Release Date: Sep 2, 2014
Genre(s): Blues, Pop/Rock, Blues-Rock, Album Rock, Electric Blues, Modern Electric Blues, Hard Rock, Regional Blues, Boogie Rock, Slide Guitar Blues, Modern Electric Texas Blues, Electric Texas Blues
Record label: Megaforce
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Stepping into the role of a whirlwind albino electric blues guitar player from Texas with a brilliant slide style and a roaring voice was the very role Johnny Winter was born to fill. He released nearly 30 albums of blues and blues-rock in his 40-plus-decade career, and delivered countless memorable concerts as well. His death in the summer of 2014 at the age of 70 left an unfillable void in the international blues community.
The sudden death of 70-year-old blues guitarist Johnny Winter makes this re-run of 2011’s all-star Roots a likely best seller. His guests include Eric Clapton, Brian Setzer, Billy Gibbons, Joe Bonamassa, Leslie West, Joe Perry and Mac Rebennack… Mark Knopfler and Buddy Guy were on the wishlist but didn’t make it, suggesting a volume three might just have been in the pipeline. Like Sinatra’s Duets and similar projects in the autumn of an artist’s career, you have to applaud the fact they can still make music that’s far from an embarrassment.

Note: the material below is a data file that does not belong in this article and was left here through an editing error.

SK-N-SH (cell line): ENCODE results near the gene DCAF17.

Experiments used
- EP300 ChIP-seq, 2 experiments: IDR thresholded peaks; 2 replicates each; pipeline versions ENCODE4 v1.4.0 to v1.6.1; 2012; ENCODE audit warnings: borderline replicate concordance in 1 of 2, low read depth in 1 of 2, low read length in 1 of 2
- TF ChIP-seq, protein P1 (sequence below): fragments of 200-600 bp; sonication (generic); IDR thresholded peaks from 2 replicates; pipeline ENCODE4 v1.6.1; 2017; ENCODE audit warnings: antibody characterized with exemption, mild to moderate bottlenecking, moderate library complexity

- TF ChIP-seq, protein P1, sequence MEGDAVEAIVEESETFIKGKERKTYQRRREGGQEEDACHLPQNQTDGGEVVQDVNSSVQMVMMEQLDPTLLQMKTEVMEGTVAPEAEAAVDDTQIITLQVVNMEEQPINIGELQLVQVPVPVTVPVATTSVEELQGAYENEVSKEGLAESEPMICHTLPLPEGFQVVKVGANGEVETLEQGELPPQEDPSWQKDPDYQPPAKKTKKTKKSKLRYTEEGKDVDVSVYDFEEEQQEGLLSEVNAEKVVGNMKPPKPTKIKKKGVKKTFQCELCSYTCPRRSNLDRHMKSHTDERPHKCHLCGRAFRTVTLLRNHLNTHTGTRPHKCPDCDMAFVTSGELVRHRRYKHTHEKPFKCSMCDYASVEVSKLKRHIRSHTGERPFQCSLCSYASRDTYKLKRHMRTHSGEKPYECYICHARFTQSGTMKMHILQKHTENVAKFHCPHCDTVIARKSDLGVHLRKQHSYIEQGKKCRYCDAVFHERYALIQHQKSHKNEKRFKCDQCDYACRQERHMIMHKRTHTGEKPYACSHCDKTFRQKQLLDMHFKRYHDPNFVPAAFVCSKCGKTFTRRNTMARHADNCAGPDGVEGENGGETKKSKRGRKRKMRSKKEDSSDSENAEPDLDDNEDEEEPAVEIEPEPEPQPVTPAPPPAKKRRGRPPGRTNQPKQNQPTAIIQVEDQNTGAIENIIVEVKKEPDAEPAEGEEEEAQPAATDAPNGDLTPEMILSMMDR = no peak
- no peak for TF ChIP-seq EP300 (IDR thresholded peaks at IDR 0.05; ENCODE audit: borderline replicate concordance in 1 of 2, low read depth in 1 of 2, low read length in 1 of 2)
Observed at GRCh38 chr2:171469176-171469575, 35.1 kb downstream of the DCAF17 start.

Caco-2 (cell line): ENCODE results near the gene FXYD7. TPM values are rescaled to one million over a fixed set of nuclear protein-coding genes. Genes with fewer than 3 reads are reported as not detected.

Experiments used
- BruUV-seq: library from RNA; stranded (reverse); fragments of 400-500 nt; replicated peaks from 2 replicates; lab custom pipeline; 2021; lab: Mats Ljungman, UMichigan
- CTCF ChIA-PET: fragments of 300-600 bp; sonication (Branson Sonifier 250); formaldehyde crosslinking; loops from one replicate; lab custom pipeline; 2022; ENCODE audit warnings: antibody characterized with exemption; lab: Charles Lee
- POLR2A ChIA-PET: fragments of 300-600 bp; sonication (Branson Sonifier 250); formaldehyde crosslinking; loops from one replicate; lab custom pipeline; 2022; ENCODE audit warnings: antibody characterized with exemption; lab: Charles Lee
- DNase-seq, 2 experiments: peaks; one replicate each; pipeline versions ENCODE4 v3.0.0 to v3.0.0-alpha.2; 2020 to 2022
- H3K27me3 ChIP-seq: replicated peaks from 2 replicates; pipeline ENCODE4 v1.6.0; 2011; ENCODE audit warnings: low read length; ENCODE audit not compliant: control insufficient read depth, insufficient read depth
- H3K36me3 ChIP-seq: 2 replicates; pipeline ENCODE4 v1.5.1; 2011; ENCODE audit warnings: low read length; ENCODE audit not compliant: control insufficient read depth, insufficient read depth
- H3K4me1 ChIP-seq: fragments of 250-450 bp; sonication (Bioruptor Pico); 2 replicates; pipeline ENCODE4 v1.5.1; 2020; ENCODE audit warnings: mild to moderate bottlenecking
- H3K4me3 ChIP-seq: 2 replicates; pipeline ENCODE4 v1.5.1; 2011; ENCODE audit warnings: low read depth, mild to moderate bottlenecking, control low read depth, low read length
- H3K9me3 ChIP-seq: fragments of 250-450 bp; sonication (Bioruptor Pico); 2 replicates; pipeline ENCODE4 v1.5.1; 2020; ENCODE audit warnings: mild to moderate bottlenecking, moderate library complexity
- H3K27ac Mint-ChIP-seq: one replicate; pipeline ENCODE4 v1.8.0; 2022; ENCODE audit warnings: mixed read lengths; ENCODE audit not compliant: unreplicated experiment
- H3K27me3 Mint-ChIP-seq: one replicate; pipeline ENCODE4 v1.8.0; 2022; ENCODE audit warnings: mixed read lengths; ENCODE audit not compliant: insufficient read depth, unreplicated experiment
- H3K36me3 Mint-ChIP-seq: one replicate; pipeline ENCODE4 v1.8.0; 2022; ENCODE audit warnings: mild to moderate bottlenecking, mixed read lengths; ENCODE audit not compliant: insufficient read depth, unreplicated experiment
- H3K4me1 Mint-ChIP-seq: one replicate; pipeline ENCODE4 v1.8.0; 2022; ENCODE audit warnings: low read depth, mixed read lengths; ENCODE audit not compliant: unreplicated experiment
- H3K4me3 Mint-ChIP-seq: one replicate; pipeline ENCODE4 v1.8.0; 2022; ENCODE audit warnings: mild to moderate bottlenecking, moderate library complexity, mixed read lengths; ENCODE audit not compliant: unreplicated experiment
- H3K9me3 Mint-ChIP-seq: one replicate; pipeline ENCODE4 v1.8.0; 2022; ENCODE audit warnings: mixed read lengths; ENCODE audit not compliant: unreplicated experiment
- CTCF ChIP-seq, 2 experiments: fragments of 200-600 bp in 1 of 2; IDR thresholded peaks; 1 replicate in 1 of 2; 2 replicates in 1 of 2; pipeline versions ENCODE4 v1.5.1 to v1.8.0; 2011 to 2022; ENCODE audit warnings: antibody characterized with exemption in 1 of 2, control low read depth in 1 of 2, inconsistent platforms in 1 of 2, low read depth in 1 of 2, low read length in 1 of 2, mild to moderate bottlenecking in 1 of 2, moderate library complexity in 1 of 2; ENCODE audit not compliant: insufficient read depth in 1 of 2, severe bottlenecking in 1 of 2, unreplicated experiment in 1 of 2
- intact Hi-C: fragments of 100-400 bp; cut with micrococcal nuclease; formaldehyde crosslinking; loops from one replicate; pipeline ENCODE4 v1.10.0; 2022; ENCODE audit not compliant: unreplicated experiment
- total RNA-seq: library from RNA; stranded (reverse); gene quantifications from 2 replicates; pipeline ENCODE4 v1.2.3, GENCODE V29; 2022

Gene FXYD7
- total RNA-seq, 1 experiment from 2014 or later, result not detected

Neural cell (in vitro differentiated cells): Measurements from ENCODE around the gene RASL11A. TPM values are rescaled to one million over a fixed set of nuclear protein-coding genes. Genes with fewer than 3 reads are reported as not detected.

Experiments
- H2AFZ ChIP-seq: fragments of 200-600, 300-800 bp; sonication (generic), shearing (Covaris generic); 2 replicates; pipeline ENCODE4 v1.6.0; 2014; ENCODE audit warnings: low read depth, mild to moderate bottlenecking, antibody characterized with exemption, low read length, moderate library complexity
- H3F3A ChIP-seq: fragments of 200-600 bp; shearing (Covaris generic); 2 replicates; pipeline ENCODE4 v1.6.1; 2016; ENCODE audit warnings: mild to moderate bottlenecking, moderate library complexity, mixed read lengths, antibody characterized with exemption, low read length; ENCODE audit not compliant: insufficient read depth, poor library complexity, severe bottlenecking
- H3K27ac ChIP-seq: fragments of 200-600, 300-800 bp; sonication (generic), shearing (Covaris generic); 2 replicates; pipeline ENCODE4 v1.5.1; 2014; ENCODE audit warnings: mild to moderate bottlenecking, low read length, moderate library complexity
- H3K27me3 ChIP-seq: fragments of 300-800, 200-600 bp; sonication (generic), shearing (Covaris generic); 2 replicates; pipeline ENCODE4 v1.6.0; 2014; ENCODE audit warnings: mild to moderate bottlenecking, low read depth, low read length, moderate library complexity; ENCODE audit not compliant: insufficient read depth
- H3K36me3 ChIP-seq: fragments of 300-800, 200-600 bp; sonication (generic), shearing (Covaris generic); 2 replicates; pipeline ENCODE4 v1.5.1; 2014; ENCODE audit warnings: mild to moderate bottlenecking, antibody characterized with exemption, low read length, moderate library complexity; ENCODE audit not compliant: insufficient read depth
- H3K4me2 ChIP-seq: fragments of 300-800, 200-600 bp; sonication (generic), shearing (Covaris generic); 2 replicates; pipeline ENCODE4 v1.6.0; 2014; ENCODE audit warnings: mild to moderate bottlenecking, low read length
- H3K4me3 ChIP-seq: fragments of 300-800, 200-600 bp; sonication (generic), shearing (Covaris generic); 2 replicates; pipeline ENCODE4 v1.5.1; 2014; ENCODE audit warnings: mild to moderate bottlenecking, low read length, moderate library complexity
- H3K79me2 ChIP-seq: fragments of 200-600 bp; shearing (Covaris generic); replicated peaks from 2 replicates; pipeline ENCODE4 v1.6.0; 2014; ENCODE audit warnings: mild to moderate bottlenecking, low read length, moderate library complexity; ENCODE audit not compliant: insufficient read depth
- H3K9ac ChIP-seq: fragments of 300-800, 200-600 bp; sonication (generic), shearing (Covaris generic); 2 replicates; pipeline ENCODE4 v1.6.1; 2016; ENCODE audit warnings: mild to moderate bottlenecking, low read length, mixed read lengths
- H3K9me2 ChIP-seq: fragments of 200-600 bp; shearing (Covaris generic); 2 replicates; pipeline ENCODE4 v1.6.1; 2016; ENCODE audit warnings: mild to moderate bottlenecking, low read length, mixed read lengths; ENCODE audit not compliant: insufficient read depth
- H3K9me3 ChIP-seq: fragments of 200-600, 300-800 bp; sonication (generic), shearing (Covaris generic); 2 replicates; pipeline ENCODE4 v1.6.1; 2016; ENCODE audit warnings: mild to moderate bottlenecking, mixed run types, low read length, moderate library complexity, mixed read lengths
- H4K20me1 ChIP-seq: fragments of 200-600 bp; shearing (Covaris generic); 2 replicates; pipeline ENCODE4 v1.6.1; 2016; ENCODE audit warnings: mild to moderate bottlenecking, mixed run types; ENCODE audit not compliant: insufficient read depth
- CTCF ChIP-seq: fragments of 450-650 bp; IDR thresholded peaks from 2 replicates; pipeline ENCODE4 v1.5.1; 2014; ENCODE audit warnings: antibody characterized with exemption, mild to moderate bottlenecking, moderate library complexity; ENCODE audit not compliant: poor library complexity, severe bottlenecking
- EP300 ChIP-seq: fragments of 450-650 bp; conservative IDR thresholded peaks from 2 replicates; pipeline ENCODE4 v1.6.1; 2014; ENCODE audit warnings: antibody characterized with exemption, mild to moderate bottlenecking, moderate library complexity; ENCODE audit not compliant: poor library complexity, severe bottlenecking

Johnny Winter was a 24-year-old legally blind albino kid from Texas when in 1968 Mike Bloomfield introduced him onstage as "the baddest motherfucker." Winter proved he was just that, bringing his high-voltage blues everywhere from the Fillmore West to Woodstock – often going on ragged, technically astounding tangents. Sadly, it took Winter's death, at 70 in July, to get casual fans listening again. Winter's final album, Step Back, doesn't always match his early grit – The Johnny Winter Story box set, released earlier this year, is much richer.
Johnny Winter Step Back (Megaforce) Sadly fitting that the high point of Johnny Winter's final studio album finds him alone with a steel guitar and slide, rasping out Son House's haunted "Death Letter." The seminal electric bluesman from Beaumont died in July at the age of 70, Step Back scheduled as more deliverance from addiction and bad business decisions. Now, it's a star-studded epitaph of hits and misses. Early grit comes from a steely rendition with Eric Clapton on Bobby "Blue" Bland's "Don't Want No Woman" as well as a take of Clarence "Gatemouth" Brown's "Okie Dokie Stomp" with Brian Setzer that swings.
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